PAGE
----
It’s National Pro Bono Week and the Bay Area’s local pro bono expert, the Taproot Foundation, is kicking off the celebration with new information. According to a new study, Giving in Numbers: 2015 Report, developed by Taproot in partnership with CECP, pro bono service is growing faster than any other type of volunteer program. Pro bono was established in legal professions and has expanded into health care, human resources, technology, communications energy and more.
The financial value of pro bono services has increased to an average of $150 per hour, up in value by 25% from 2009. Compared to traditional volunteer services, pro bono is estimated in value at $23.07 per hour. Pro pro bono efforts are expanding more quickly, bringing in experienced employees and creating greater impact. Here is a snapshot of their announcement.
“Pro bono professional services have a huge impact on nonprofits’ bottom lines,” says Liz Hamburg, President and CEO, Taproot Foundation. “It’s one thing for a nonprofit Executive Director to report to her board that she received outstanding marketing or IT support pro bono but the benefit to the organization is amplified and becomes tangible when she can add that the value of the service was $10,000, $30,000 or upwards of $75,000. The same is true for companies or professionals interested in tracking and reporting their pro bono service.”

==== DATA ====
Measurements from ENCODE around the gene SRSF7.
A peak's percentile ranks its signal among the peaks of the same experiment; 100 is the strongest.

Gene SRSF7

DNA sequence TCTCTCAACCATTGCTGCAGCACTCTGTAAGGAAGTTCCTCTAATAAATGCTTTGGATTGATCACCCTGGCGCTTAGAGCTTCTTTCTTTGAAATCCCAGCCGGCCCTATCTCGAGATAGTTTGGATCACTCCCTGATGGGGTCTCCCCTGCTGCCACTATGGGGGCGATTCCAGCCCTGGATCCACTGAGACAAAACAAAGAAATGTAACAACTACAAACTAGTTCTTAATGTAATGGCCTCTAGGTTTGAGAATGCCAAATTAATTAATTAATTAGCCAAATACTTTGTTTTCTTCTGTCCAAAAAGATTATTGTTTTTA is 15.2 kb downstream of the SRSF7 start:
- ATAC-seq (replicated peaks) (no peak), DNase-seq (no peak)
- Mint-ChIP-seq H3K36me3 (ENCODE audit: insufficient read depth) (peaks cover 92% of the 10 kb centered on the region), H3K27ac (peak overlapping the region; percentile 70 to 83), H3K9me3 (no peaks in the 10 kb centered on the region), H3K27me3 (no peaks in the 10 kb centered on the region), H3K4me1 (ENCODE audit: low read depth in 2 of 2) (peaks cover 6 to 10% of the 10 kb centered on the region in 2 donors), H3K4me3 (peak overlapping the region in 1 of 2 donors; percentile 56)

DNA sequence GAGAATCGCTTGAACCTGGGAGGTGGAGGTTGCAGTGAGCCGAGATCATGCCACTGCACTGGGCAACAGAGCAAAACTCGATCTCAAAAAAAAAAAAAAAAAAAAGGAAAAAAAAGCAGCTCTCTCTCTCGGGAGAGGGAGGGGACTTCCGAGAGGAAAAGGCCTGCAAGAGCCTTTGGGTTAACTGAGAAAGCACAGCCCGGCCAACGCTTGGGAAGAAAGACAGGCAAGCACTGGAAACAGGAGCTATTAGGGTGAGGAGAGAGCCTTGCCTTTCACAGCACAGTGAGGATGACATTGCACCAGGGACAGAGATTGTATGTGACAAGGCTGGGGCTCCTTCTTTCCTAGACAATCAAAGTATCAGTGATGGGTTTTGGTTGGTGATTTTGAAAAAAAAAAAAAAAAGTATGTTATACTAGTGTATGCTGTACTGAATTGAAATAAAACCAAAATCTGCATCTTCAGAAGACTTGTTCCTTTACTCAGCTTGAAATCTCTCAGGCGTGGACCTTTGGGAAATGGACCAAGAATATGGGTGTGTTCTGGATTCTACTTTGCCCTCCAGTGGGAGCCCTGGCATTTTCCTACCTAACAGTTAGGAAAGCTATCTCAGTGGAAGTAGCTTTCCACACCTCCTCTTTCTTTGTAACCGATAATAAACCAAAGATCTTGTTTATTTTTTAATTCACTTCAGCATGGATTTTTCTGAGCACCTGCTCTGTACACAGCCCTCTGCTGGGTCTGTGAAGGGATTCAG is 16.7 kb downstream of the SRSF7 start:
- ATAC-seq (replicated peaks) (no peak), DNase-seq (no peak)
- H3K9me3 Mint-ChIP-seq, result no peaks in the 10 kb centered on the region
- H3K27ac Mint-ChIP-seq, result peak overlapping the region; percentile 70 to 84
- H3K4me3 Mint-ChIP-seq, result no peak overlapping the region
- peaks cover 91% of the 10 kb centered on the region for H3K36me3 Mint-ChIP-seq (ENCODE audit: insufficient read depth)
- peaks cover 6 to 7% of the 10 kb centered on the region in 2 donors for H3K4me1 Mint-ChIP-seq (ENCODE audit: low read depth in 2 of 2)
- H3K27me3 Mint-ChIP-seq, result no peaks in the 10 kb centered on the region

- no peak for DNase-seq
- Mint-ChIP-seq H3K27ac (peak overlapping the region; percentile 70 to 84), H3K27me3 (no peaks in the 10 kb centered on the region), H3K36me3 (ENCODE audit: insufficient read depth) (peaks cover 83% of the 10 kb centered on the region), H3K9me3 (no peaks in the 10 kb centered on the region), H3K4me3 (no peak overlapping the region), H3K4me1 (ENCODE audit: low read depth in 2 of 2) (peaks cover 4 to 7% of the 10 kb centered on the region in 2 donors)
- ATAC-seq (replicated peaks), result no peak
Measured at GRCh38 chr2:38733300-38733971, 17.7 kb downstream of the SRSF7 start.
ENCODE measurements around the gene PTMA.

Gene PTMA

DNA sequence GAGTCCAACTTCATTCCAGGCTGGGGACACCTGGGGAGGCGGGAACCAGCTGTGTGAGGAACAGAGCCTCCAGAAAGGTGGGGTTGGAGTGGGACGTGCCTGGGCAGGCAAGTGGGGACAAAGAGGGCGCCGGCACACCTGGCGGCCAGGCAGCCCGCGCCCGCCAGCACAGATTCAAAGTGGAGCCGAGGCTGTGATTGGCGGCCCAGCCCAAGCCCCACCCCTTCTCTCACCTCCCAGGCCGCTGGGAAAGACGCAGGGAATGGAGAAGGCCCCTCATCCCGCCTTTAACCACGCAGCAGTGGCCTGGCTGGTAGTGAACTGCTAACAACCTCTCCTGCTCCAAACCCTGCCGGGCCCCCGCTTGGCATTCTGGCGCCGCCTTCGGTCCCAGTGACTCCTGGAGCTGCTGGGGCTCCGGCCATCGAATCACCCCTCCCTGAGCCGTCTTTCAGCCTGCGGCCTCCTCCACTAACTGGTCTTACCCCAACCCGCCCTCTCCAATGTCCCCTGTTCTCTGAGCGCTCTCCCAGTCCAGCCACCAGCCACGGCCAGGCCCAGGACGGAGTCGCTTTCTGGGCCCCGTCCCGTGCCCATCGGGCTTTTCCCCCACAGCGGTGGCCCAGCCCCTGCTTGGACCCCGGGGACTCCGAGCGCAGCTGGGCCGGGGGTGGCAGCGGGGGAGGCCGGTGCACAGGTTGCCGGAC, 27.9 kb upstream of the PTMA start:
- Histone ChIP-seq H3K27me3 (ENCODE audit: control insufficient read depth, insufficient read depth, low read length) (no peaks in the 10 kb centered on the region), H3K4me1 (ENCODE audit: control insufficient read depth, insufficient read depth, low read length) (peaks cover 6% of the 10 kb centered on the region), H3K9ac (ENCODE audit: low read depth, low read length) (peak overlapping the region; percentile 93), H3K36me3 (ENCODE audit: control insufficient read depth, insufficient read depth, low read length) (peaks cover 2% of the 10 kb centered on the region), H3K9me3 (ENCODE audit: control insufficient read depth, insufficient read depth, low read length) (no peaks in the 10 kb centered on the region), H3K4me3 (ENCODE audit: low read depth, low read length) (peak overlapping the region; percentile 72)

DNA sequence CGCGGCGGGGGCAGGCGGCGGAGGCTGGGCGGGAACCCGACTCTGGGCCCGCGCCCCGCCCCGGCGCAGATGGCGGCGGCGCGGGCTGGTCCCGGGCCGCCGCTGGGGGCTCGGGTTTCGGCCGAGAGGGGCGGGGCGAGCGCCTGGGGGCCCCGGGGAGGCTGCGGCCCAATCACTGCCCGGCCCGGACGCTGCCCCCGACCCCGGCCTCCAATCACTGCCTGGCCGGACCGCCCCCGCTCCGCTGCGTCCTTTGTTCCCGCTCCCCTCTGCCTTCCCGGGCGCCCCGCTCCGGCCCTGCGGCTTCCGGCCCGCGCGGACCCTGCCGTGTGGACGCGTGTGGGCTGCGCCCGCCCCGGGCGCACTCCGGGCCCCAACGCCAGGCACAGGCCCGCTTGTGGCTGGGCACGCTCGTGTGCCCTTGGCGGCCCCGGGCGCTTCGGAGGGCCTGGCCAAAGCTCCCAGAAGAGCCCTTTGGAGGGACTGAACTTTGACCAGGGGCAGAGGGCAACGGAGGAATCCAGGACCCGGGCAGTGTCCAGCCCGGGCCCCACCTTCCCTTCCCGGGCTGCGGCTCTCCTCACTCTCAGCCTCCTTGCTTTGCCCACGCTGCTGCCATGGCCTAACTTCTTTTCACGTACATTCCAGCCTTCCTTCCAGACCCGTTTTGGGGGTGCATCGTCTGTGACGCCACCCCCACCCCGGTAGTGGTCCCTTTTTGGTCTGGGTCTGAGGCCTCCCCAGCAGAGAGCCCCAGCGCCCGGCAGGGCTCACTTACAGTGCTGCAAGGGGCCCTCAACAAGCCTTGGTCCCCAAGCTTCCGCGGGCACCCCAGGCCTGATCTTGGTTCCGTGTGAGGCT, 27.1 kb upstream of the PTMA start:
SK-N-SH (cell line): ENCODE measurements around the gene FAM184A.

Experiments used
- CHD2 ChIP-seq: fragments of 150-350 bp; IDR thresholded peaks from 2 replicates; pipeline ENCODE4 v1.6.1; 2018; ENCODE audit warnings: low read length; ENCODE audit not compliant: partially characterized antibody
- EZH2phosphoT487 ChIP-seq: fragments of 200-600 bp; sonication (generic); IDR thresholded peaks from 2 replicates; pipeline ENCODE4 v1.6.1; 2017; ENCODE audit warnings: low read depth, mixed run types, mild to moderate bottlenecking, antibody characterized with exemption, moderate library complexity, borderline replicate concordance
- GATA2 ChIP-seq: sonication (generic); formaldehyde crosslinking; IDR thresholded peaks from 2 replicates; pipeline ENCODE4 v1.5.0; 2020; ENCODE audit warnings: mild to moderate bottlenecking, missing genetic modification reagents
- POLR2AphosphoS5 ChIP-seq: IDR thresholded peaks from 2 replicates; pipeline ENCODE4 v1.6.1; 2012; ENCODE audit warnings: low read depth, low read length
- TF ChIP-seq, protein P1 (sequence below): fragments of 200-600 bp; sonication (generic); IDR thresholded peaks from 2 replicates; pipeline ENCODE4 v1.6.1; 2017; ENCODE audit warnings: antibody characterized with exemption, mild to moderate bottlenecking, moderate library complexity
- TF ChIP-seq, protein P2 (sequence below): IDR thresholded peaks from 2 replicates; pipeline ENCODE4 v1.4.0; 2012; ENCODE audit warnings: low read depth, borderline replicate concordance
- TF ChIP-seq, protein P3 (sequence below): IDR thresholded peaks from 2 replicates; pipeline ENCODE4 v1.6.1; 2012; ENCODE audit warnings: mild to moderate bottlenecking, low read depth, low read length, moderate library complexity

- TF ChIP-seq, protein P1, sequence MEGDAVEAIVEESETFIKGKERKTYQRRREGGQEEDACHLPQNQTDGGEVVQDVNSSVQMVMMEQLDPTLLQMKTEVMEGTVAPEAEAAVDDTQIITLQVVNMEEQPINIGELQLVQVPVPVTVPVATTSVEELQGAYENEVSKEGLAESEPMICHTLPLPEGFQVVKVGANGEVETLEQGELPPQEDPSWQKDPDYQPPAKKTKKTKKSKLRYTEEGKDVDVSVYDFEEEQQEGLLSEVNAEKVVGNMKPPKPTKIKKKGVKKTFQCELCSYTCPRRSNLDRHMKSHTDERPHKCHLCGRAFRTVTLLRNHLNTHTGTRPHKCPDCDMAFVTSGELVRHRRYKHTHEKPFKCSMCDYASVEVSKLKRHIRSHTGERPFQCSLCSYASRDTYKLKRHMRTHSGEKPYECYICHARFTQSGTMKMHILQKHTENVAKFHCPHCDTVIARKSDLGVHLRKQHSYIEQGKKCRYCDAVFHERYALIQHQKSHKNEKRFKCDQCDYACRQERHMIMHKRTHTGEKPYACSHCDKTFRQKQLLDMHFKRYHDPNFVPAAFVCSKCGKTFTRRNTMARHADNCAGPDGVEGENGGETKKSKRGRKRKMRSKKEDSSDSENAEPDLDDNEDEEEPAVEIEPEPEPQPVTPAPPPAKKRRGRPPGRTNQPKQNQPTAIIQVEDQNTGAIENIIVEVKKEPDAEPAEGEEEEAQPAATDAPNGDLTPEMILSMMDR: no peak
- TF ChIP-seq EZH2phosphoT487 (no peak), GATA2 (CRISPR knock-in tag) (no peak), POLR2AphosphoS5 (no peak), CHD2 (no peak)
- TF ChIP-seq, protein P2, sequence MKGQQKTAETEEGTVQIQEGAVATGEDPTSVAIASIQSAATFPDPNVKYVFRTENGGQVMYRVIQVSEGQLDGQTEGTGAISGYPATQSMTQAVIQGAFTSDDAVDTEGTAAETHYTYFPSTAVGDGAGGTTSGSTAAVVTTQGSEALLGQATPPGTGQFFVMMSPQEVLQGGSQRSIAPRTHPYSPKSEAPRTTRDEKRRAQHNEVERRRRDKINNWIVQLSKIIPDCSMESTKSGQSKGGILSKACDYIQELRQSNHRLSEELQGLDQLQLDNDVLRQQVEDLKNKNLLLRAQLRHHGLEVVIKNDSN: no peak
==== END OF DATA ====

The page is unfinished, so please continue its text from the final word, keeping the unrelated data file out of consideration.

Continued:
This $150 per hour value of pro bono service compares to $23.07 for more traditional volunteering which is the estimated value of volunteer time, as per the 2014 Bureau of Labor Statistics data, indexed by Independent Sector. Both forms of volunteering are critical to providing nonprofits with resources.
“Giving in Numbers: 2015 Edition shows that pro bono is on the rise,” stated Daryl Brewster, CEO, CECP. “The percentage of companies offering it increased from 40% in 2012 to more than half (51%) last year, making it the fastest-growing employee-volunteering program, typically comprising 15% of a company’s overall non-cash giving. When employees use their core job skills in pro bono service to a non-profit partner, they are investing in that organization, adding needed capacity and enhancing their own skill base.”